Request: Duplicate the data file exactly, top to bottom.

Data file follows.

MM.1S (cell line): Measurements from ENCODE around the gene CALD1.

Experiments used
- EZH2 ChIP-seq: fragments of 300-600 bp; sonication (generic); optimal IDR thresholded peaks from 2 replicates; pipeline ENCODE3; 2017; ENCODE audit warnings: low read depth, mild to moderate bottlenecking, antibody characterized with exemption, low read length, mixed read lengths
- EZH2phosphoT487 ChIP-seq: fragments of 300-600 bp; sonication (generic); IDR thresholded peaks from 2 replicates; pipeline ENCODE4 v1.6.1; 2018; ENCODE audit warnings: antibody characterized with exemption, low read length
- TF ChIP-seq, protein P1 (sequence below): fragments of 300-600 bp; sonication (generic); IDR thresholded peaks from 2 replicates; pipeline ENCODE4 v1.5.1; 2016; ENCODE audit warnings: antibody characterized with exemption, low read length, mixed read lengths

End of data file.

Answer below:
MM.1S (cell line): Measurements from ENCODE around the gene CALD1.

Experiments used
- EZH2 ChIP-seq: fragments of 300-600 bp; sonication (generic); optimal IDR thresholded peaks from 2 replicates; pipeline ENCODE3; 2017; ENCODE audit warnings: low read depth, mild to moderate bottlenecking, antibody characterized with exemption, low read length, mixed read lengths
- EZH2phosphoT487 ChIP-seq: fragments of 300-600 bp; sonication (generic); IDR thresholded peaks from 2 replicates; pipeline ENCODE4 v1.6.1; 2018; ENCODE audit warnings: antibody characterized with exemption, low read length
- TF ChIP-seq, protein P1 (sequence below): fragments of 300-600 bp; sonication (generic); IDR thresholded peaks from 2 replicates; pipeline ENCODE4 v1.5.1; 2016; ENCODE audit warnings: antibody characterized with exemption, low read length, mixed read lengths